ATSB updates RPA safety reporting requirements

By on 28 September, 2021

Image credit: ©stock.adobe.com/au/toa555

From 30 September there will be updated requirements for operators of certain types of remotely piloted aircraft (RPAs) to make safety reports to the Australian Transport Safety Bureau (ATSB).

As of that date, the Transport Safety Investigation Regulations 2003 will be repealed and replaced by the new Transport Safety Investigation Regulations 2021.

The new regulations will continue to require the reporting of certain transport safety occurrences to the ATSB as immediately or routine reportable matters.

“RPAs are an emerging form of commercial aviation that will benefit from investigation into systemic safety issues to help prevent future accidents,” said ATSB Chief Commissioner, Angus Mitchell.

“The recognition of transport safety issues associated with the operation of RPAs, will be a welcome development, and provide greater certainty for commercial operators and enthusiasts alike.

“For the ATSB, it’s an exciting opportunity to apply our world-leading aviation safety investigation capabilities, and improve safety outcomes in a growing field.”

The regulations will categorise relevant RPAs as type 1 or type 2.

RPAs that have been certified against relevant airworthiness standards (type certification), and large (greater than 150kg) and medium RPAs (more than 25kg but not more than 150kg) are defined as type 1.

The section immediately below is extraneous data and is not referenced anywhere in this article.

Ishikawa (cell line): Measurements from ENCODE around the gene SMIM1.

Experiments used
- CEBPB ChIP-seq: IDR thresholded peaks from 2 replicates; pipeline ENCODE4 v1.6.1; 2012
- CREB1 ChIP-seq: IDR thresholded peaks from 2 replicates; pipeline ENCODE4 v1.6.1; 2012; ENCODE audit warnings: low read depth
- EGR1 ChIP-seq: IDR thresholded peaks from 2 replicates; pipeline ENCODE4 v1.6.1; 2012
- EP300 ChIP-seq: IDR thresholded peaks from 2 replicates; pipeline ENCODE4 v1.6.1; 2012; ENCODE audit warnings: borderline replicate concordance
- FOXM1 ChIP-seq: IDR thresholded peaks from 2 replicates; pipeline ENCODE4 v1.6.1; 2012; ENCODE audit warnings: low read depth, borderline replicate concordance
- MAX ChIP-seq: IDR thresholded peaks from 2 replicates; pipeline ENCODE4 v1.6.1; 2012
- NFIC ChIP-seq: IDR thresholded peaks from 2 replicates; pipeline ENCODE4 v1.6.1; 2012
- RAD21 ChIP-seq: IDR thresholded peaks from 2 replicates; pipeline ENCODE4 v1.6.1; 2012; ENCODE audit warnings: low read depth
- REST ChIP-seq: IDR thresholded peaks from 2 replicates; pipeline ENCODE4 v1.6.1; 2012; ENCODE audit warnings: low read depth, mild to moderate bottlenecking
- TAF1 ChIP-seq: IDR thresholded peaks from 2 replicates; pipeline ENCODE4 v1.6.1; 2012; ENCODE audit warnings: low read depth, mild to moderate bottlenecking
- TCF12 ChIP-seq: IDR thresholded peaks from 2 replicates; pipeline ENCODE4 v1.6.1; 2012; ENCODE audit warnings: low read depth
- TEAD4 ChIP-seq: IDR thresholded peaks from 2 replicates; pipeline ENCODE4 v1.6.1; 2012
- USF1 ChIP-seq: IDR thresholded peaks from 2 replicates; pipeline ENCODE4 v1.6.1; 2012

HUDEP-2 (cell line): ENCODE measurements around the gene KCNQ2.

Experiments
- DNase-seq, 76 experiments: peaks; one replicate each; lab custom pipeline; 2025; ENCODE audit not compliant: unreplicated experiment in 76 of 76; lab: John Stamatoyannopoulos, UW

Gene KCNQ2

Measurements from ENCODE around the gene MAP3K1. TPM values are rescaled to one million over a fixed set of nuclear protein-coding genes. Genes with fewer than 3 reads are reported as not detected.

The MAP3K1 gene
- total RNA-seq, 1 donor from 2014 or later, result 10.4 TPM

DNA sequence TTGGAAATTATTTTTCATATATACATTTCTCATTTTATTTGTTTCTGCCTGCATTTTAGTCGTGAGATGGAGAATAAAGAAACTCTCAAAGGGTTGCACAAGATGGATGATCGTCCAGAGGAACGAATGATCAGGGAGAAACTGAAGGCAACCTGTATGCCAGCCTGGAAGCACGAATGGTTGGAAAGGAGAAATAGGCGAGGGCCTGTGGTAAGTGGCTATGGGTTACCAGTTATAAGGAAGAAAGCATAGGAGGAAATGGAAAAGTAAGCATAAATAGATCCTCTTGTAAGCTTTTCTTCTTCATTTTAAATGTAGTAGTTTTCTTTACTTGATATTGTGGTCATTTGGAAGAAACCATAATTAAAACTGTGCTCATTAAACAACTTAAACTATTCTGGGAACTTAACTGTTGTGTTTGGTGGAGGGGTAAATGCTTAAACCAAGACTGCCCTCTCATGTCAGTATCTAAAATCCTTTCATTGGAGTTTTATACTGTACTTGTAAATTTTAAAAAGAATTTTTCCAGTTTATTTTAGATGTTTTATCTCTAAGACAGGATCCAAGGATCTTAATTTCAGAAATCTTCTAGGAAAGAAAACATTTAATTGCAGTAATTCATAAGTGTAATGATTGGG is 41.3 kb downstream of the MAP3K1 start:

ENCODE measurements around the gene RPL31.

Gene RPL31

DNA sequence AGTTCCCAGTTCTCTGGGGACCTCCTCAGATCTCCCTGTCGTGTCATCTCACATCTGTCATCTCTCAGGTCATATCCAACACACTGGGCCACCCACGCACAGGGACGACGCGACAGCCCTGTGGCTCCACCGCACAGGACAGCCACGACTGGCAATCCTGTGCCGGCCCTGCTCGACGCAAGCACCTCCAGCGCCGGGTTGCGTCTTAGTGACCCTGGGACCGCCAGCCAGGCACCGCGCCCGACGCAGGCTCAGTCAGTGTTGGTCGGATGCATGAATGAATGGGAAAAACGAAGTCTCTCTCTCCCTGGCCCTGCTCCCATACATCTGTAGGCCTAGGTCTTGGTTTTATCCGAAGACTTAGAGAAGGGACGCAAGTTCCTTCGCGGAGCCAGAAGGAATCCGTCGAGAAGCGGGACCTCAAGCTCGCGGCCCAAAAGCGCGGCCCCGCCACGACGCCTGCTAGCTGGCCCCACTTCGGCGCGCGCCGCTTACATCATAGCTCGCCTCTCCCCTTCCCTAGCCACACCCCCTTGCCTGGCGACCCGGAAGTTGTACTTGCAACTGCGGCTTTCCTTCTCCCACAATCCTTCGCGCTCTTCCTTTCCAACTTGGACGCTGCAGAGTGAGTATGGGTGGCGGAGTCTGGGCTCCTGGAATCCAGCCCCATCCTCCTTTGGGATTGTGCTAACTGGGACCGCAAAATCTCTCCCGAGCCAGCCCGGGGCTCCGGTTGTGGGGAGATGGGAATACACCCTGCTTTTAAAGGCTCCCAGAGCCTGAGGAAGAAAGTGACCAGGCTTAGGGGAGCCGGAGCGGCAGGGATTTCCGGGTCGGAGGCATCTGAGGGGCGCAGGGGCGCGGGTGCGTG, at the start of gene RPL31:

The ATSB says these kinds of RPAs are an emerging form of commercial aviation that will benefit from investigation into systemic safety issues to help prevent future accidents.

Type 2 RPAs are defined as those RPA that are not type 1, excluded or micro RPA (gross weight of not more than 250 grams) and will have fewer reporting requirements. The ATSB says that investigations are unlikely for these operations unless there is serious risk of harm to people or significant third-party property.

RPAs that are not type 1 or type 2 including excluded or micro RPA will have no reporting requirements under these regulations.

The ATSB says that mandatory reporting for certain occurrences involving type 1 and type 2 RPA (see below) will enable it to properly measure, investigate and report on safety trends in the RPA sector. The ATSB points out that it investigates incidents from a ‘no-blame’ perspective, prioritising improved safety outcomes.

Under the updated requirements, Type 1 operators will be required to immediately report to the ATSB RPA occurrences involving:

  • death or serious injury
  • accidents
  • loss of a separation standard with aircraft
  • serious damage to property

Less serious incidents and occurrences are required to be reported to the ATSB within 72 hours.

Occurrences involving Type 2 RPAs will generally only need to be immediately reported to the ATSB if they involve death or serious injury, while less serious incidents and damage to the RPA will need to be reported within 72 hours.

Reports can be made on the ATSB website, or by calling 1800 011 034.

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